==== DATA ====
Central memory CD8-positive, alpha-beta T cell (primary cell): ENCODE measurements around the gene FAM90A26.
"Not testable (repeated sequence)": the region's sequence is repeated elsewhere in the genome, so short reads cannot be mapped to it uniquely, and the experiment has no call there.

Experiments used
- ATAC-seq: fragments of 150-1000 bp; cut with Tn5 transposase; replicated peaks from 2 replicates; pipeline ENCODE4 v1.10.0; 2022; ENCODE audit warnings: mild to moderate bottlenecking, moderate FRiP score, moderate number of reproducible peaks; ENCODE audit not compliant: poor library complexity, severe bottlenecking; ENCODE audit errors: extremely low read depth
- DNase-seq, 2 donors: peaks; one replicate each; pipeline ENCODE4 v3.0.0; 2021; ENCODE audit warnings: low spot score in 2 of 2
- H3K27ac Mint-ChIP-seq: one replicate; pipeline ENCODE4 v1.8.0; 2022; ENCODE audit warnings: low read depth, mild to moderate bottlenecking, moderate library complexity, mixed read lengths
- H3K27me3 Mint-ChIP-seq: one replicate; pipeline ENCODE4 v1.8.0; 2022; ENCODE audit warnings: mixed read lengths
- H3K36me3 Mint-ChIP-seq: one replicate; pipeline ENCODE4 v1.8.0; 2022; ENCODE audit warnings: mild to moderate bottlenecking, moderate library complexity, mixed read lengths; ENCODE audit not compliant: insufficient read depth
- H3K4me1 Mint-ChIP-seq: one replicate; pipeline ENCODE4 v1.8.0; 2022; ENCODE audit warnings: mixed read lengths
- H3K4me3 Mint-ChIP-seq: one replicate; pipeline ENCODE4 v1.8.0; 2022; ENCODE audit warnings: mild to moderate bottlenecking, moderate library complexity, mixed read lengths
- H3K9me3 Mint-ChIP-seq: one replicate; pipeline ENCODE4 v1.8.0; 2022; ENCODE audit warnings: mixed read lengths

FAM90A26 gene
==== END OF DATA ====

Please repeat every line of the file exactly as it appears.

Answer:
Central memory CD8-positive, alpha-beta T cell (primary cell): ENCODE measurements around the gene FAM90A26.
"Not testable (repeated sequence)": the region's sequence is repeated elsewhere in the genome, so short reads cannot be mapped to it uniquely, and the experiment has no call there.

Experiments used
- ATAC-seq: fragments of 150-1000 bp; cut with Tn5 transposase; replicated peaks from 2 replicates; pipeline ENCODE4 v1.10.0; 2022; ENCODE audit warnings: mild to moderate bottlenecking, moderate FRiP score, moderate number of reproducible peaks; ENCODE audit not compliant: poor library complexity, severe bottlenecking; ENCODE audit errors: extremely low read depth
- DNase-seq, 2 donors: peaks; one replicate each; pipeline ENCODE4 v3.0.0; 2021; ENCODE audit warnings: low spot score in 2 of 2
- H3K27ac Mint-ChIP-seq: one replicate; pipeline ENCODE4 v1.8.0; 2022; ENCODE audit warnings: low read depth, mild to moderate bottlenecking, moderate library complexity, mixed read lengths
- H3K27me3 Mint-ChIP-seq: one replicate; pipeline ENCODE4 v1.8.0; 2022; ENCODE audit warnings: mixed read lengths
- H3K36me3 Mint-ChIP-seq: one replicate; pipeline ENCODE4 v1.8.0; 2022; ENCODE audit warnings: mild to moderate bottlenecking, moderate library complexity, mixed read lengths; ENCODE audit not compliant: insufficient read depth
- H3K4me1 Mint-ChIP-seq: one replicate; pipeline ENCODE4 v1.8.0; 2022; ENCODE audit warnings: mixed read lengths
- H3K4me3 Mint-ChIP-seq: one replicate; pipeline ENCODE4 v1.8.0; 2022; ENCODE audit warnings: mild to moderate bottlenecking, moderate library complexity, mixed read lengths
- H3K9me3 Mint-ChIP-seq: one replicate; pipeline ENCODE4 v1.8.0; 2022; ENCODE audit warnings: mixed read lengths

FAM90A26 gene